It’s also important to note that this law does not create an entitlement to leave for purposes of family responsibilities in and of itself.  The law itself notes that employers are not obligated to make special accommodations for employees who may have family responsibilities.  Rather, this is a non-discrimination provision, meaning the employer must apply its policies “related to leave, scheduling, absenteeism, work performance and benefits” in a manner that is not discriminatory against employees with family responsibilities.  This law provides another reason for employers to audit their workplace policies and practices — and seek any needed training — on these items to ensure compliance moving forward.

Wage Discussions/Disclosures

Delaware employers should also note that since June 30, 2016, it has been an unlawful employment practice under state law to:

(1) Require as a condition of employment that an employee refrain from inquiring about, discussing, or disclosing his or her wages or the wages of another employee;  (2) Require an employee to sign a waiver or other document which purports to deny an employee the right to disclose or discuss his or her wages; [or] (3) Discharge, formally discipline, or otherwise discriminate against an employee for inquiring about, discussing, or disclosing his or her wages or the wages of another employee.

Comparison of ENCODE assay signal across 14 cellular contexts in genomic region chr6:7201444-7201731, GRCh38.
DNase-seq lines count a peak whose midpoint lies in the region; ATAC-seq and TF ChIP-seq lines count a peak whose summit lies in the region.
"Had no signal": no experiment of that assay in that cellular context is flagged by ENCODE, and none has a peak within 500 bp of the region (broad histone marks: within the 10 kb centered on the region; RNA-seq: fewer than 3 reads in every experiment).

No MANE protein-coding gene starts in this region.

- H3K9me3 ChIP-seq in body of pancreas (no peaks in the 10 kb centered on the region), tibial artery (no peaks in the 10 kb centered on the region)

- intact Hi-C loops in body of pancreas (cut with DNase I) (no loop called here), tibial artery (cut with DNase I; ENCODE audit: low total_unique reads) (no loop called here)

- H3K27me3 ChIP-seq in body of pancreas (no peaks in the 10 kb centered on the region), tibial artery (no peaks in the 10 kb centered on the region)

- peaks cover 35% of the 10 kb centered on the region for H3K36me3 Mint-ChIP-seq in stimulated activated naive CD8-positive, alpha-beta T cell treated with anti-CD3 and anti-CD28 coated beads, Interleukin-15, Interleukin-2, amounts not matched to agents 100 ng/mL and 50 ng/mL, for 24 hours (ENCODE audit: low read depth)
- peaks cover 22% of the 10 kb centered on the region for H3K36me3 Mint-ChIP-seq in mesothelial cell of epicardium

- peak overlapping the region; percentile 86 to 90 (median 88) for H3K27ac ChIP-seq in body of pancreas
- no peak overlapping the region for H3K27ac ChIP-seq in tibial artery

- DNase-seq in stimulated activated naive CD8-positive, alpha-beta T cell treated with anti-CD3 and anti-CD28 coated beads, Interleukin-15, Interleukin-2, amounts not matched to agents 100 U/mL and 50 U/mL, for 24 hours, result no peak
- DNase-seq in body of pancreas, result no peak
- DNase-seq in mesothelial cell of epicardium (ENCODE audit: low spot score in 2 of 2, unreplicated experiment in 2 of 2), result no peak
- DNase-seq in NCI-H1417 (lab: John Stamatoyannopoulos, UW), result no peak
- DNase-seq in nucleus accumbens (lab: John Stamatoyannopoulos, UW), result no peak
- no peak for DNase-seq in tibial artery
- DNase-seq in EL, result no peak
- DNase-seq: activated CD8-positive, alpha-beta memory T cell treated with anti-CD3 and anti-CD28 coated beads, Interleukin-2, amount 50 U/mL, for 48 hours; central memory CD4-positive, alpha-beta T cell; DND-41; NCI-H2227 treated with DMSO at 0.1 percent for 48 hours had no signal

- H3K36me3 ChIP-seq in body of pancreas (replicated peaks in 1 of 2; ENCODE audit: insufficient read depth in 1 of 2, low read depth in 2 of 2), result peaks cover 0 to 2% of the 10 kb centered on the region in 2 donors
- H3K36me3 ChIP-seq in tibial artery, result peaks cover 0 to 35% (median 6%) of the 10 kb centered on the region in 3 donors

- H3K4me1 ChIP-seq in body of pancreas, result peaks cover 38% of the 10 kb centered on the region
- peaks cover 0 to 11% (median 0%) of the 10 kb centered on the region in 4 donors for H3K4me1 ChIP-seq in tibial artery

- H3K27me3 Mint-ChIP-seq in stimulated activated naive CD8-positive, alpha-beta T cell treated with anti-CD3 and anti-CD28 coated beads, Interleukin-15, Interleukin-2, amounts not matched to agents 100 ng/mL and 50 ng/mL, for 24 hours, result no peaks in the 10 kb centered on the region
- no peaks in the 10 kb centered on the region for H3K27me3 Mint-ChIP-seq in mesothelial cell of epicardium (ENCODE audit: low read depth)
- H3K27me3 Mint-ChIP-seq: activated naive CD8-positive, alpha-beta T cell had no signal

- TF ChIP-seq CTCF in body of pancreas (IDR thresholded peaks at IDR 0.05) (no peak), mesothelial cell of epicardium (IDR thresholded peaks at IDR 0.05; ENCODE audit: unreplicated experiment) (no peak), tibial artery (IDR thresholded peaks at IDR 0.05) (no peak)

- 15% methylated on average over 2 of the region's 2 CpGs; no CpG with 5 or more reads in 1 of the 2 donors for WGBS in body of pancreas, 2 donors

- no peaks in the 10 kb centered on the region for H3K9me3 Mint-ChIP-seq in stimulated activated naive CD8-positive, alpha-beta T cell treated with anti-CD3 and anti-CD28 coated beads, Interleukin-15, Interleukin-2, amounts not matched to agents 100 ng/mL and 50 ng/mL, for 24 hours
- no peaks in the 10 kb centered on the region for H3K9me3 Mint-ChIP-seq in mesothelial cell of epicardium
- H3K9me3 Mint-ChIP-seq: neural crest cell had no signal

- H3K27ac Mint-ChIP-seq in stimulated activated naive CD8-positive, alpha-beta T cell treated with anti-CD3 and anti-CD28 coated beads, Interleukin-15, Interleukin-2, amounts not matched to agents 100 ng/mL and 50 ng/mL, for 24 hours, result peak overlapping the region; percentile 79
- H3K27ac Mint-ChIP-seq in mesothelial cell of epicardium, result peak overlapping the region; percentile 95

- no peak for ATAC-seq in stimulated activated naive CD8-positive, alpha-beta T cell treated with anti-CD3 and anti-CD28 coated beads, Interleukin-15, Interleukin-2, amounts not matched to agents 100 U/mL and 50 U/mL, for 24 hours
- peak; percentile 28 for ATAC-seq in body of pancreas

The law does not obligate employers or employees to discuss wages; instead, it merely provides state law protection for employees who do choose to discuss wages.  A number of other states across the country have similar provisions.
Need to get up to speed on how these new laws may affect your workplace (including any needed updates to your employee handbook)?  Give us a call, or email us!

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As the nation prepares to honor the service of men and women in armed forces, Massachusetts employers should be aware of some new obligations.